The solution; is just as complex as the problem.
In our last blog, we concluded Intellectual Property (IP) theft was not a victimless crime, and shopping from the back of vans could be a dangerous proposition. Now let’s discuss what’s being done to combat this problem, faced with the advent of digital technology and often lax unenforceable international laws where much of IP theft occurs. While some estimates suggest criminal convictions for intellectual property violations have increased, the number of actual convictions is relatively low, and the likelihood of the offenders receiving a prison sentence is even significantly lower. Therefore, it is not uncommon for these matters to be investigated by private security firms like ISA and DFI, and handled civilly, where civil copyright infringement is a strict liability offense.
In the United States, investigating IP crimes has been entrusted to the FBI. But let’s face it, when deciding to allocate limited resources between disrupting a Terrorist group or a counterfeit Nike Sneaker operation, well, you know where I’m going with this. One of ISA’s Co-founders, a retired FBI Special Agent, led the FBI’s investigative efforts against IP theft for the FBI. During her career as an FBI Special Agent, she was able to bring several cases before the U.S. Attorney’s office for successful federal prosecution. This was despite the fact, as mentioned, many IP theft cases are often enforced primarily through civil action, in lieu of criminal prosecution. This is often due to their international nexus and lax international laws or a lack of international cooperation.
Three cases that were successfully prosecuted by ISA’s Investigators, resulting in the dismantlement of these criminal enterprises, highlight the unique capabilities and experience of our team of Investigators. So, what about those stories we promised you in our last blog. OK, not really stories “this week” but a few examples. We promise, we’ll have many interesting stories to share with you going forward, but now, back to our examples for this week:
The case of U.S. vs. CHEN SUN involved approximately USD 90 million in counterfeit music CDs sold in various stores throughout the United States. The subjects manufacture the fake CDs using machines smuggled in from China to the United States. The CDs were duplicated, shipped to Panama for packaging, and subsequently labeled as toys to bypass Customs for shipping back to the U.S. The subjects were indicted for violating copyright and trademark laws, and their criminal enterprise was dismantled.
Another investigation targeted the growing problem of counterfeit computer software, which represented a retail value of USD 1.5 million. The subjects who created a legitimate company bundled several counterfeit software programs together and sold them as a package. The legitimate packages, which would have retailed for $10,000, were sold for $50. The owners and the company were indicted for violating copyright and trademark laws. Eventually, in the face of overwhelming evidence, the owners pled guilty to trademark violations and were sentenced to 1 year in federal prison. “WAIT”, $50, for $10,000 worth of software, “I’ll take that deal; which alley did you say that van was parked behind”? Not so fast, with the threats we face from cyber intrusions today, introducing counterfeit software to your company network or home computer could end up costing you a lot more than $10,000.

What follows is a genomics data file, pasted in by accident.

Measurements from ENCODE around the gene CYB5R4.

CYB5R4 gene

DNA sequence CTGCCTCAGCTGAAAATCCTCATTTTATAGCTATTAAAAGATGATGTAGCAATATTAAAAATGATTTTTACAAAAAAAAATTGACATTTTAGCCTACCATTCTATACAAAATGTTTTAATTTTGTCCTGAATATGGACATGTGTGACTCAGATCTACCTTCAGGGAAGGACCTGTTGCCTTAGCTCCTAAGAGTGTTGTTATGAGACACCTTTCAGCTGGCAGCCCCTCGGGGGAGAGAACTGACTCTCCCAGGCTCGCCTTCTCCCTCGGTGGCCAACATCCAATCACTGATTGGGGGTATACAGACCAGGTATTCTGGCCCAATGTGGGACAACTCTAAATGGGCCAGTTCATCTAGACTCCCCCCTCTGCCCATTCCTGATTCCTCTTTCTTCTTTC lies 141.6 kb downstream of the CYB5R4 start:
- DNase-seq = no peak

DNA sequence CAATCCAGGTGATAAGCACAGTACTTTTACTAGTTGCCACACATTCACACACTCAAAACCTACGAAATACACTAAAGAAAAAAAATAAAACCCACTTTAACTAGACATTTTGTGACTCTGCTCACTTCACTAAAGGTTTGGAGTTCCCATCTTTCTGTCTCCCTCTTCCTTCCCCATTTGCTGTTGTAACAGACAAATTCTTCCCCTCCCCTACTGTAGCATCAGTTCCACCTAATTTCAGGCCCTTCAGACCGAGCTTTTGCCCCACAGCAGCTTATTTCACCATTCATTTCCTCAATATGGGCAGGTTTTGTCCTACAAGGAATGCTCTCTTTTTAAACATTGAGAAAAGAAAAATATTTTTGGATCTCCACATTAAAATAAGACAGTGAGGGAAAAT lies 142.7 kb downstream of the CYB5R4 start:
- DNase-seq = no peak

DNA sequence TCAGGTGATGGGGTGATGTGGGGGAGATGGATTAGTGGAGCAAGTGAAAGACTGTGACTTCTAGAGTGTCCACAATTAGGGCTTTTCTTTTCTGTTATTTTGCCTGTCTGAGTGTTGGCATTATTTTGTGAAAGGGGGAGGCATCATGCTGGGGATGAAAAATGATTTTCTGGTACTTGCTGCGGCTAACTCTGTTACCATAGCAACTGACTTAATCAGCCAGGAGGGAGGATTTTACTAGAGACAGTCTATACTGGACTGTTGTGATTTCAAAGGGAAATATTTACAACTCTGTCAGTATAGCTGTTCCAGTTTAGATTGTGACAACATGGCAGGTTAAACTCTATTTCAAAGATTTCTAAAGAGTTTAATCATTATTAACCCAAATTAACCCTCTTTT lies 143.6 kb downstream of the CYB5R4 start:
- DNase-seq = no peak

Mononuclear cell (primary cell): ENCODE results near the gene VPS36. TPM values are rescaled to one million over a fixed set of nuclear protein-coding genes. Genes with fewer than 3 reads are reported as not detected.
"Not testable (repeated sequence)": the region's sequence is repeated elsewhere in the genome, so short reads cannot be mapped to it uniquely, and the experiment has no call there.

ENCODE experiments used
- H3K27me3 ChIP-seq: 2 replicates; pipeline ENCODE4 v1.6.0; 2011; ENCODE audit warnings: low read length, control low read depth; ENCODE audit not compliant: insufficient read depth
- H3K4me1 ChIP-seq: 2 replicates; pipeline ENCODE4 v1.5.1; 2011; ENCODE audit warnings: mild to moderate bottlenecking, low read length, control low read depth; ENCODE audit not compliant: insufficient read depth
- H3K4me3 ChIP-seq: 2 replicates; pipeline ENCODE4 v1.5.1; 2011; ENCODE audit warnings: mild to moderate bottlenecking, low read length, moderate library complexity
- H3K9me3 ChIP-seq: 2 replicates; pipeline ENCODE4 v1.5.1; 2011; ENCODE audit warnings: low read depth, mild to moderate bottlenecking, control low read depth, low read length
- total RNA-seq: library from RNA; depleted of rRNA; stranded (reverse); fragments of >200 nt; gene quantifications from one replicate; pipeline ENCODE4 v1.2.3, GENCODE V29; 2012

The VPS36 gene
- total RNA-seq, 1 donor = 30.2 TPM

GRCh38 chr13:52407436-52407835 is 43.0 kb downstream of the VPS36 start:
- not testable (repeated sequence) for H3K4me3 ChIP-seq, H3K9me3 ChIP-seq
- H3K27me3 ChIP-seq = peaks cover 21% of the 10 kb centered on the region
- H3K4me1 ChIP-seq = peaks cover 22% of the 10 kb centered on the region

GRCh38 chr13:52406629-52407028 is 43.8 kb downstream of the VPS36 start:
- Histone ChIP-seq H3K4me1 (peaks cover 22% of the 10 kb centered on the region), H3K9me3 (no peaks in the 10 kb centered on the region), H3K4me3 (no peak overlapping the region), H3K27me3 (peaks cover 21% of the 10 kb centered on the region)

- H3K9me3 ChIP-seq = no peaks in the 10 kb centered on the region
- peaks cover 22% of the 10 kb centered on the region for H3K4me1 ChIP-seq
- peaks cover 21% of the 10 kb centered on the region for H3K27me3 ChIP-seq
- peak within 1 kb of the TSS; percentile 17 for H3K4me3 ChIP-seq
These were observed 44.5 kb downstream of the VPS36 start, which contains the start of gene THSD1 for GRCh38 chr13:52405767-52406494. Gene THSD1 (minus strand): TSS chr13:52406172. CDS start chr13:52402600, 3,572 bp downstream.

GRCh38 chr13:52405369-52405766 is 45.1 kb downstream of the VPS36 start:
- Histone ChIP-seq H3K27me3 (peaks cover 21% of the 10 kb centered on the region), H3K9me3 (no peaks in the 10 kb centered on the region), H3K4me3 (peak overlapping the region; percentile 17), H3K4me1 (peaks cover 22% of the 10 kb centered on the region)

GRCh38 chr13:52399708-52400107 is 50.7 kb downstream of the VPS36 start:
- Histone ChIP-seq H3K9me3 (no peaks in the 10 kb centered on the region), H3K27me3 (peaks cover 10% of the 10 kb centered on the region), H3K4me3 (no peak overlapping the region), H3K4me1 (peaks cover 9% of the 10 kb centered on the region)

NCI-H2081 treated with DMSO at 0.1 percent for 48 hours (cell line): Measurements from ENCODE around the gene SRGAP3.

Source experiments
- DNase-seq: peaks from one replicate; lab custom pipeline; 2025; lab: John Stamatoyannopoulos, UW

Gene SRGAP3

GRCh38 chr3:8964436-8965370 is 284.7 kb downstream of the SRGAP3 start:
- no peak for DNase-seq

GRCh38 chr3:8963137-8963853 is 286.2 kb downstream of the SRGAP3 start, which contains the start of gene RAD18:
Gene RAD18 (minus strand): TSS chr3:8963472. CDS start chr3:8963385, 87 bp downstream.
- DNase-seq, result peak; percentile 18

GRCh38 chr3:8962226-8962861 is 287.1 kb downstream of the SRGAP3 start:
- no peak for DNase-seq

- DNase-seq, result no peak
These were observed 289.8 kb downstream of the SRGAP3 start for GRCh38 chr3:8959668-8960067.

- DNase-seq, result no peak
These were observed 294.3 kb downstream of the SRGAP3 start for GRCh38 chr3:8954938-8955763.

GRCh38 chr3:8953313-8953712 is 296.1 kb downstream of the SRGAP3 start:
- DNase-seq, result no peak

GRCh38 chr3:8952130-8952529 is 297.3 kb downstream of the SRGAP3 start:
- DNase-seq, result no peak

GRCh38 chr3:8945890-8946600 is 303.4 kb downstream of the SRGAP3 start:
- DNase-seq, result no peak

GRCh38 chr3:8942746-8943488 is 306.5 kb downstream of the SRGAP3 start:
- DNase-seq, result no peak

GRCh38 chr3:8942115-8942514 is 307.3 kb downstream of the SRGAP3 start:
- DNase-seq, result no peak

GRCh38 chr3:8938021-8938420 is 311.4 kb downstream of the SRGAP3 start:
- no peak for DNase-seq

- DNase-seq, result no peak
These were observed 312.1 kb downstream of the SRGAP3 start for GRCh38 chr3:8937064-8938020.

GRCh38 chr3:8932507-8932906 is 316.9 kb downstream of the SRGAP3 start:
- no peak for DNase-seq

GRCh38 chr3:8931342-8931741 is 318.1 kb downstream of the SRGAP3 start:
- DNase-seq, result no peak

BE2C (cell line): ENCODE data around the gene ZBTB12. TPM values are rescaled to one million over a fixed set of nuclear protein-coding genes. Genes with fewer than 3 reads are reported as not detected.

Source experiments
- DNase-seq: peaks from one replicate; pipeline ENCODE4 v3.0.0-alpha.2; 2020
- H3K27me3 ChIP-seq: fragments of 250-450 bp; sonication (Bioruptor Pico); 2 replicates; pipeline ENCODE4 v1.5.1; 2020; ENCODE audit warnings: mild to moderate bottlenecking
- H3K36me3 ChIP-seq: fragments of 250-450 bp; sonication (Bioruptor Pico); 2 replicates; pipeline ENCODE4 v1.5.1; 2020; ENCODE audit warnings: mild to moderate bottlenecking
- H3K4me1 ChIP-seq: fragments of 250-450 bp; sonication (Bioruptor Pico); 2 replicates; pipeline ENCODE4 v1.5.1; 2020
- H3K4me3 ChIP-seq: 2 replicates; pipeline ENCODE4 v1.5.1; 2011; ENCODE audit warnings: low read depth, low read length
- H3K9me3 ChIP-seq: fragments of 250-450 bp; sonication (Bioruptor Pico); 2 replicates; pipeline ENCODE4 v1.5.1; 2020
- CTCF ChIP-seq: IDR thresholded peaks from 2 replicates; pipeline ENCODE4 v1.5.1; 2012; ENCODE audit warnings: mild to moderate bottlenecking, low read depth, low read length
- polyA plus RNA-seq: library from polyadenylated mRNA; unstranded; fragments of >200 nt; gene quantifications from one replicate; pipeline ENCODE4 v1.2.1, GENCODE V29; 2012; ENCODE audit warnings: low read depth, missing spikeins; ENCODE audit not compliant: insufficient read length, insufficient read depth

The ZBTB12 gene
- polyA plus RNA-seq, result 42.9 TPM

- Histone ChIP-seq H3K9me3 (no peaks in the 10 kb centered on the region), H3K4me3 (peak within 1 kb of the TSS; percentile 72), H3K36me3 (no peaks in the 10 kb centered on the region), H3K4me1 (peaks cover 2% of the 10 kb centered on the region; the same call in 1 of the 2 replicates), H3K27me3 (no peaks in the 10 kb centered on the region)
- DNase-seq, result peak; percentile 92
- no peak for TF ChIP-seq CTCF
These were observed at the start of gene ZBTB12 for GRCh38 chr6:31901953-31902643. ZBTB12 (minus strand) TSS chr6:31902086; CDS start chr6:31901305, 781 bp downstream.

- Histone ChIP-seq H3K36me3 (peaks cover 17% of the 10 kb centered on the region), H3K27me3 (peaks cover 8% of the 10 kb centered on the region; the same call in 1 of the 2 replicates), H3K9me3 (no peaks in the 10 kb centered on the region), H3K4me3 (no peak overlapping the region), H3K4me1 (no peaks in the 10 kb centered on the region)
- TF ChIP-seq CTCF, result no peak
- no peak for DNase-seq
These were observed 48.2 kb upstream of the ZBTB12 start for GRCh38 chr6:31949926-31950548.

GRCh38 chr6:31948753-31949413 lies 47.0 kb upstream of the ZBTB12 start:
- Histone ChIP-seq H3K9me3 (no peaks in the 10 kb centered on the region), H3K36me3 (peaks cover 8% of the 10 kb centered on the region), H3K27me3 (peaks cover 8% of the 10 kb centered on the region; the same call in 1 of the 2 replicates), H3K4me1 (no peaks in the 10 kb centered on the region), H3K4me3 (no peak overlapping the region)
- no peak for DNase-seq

The case of U.S. vs. RUSSOLILLO involved counterfeited high-end hair care products with a retail value of USD 5 million. This case highlighted the dangers of counterfeit products entering the commerce. Samples tested by the Environmental Protection Agency determined the products contained dangerous bacteria levels, resulting in scalp infections. The owners and their company were charged with more than 20 counts of conspiracy, trademark, Customs, FDA, and EPA violations. Facing ten years in prison, Russolillo provided the names of his co-conspirators, which resulted in eight additional indictments and the locations of caches of additional counterfeit merchandise. Due to his cooperation, Russolillo was allowed to enter into a plea agreement and was sentenced to 2 1/2 years in federal prison and ordered to pay restitution to the victim companies, plus court fees.
Each of these investigations involved our highly experienced investigators using sophisticated investigative techniques. In 2021, International Security Alliance (ISA) and Development Fraud Investigations (DFI) combined their investigative expertise to form a strategic alliance, assuring all our client’s business and security needs would be successfully met. This merger of resources and experience makes us unmatched at identifying business vulnerabilities, conducting professional investigations, and developing innovative solutions at highly cooperative rates. Our consultants are corporate and security experts with diverse backgrounds from U.S. and U.K. Law Enforcement Agencies and Fortune 500 Companies. Our international footprint, which covers over 65 countries, distinguishes our expert consultants as uniquely equipped to operate in any environment, regardless of the complexities faced in today’s global environment.
Let us show you how to protect your corporate reputation and keep your profits in “your” company.